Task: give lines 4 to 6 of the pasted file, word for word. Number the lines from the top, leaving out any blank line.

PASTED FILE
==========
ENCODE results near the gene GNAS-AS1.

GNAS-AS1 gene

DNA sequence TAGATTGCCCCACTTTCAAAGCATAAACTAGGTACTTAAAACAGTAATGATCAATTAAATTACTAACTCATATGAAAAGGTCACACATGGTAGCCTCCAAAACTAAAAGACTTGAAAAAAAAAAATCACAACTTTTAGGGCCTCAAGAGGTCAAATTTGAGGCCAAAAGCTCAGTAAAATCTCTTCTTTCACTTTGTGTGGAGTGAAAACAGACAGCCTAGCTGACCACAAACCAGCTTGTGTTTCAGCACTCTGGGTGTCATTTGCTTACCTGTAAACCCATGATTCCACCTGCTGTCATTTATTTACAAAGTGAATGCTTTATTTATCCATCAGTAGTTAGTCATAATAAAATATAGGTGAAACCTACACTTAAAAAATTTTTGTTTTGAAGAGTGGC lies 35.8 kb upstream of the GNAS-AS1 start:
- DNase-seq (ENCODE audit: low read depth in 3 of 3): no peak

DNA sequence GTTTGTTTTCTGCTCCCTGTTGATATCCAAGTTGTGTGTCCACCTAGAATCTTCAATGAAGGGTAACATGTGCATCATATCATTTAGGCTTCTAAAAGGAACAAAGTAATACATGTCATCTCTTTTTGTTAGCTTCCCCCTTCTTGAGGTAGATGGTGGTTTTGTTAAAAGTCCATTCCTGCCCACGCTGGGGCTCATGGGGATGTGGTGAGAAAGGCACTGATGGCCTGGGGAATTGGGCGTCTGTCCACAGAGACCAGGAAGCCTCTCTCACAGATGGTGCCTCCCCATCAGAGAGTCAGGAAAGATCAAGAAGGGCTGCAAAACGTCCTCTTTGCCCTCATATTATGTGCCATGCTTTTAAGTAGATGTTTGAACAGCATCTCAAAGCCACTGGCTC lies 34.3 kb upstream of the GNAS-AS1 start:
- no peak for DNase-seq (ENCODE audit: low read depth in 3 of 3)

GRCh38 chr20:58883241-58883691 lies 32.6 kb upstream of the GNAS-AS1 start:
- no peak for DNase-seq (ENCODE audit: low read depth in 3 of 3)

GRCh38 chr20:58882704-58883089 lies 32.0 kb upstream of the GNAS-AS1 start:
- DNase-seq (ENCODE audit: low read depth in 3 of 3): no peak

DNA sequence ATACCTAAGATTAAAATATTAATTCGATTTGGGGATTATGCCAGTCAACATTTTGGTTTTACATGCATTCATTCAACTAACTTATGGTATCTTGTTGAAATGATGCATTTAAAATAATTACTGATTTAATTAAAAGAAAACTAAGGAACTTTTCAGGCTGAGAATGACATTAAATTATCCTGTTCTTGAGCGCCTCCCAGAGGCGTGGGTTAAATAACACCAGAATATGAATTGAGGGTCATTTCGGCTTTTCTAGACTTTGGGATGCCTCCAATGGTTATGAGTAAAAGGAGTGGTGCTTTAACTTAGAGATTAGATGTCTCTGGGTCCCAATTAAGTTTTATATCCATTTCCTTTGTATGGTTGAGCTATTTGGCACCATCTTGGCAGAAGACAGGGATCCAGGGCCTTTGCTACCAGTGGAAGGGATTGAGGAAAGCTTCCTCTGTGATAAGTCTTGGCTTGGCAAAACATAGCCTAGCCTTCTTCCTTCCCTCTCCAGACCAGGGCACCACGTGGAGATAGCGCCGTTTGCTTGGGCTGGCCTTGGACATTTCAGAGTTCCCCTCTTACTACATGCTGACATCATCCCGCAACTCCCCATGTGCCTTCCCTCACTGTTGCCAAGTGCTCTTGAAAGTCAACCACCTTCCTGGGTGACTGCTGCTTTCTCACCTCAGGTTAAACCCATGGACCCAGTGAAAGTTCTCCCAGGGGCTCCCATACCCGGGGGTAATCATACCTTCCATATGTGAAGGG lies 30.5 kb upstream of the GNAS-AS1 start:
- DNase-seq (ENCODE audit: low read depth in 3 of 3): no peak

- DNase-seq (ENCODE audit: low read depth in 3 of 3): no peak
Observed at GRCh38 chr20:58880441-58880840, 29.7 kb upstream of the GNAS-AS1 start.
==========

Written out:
- DNase-seq (ENCODE audit: low read depth in 3 of 3): no peak

DNA sequence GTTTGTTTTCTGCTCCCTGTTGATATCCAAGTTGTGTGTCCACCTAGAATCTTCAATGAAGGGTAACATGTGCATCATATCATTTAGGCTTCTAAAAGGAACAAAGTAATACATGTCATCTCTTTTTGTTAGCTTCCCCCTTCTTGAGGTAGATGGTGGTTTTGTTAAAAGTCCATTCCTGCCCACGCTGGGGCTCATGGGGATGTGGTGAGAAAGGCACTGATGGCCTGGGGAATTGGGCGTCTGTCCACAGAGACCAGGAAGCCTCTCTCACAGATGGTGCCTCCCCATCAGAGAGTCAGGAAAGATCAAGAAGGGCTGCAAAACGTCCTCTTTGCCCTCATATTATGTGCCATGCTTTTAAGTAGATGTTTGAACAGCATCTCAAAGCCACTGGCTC lies 34.3 kb upstream of the GNAS-AS1 start:
- no peak for DNase-seq (ENCODE audit: low read depth in 3 of 3)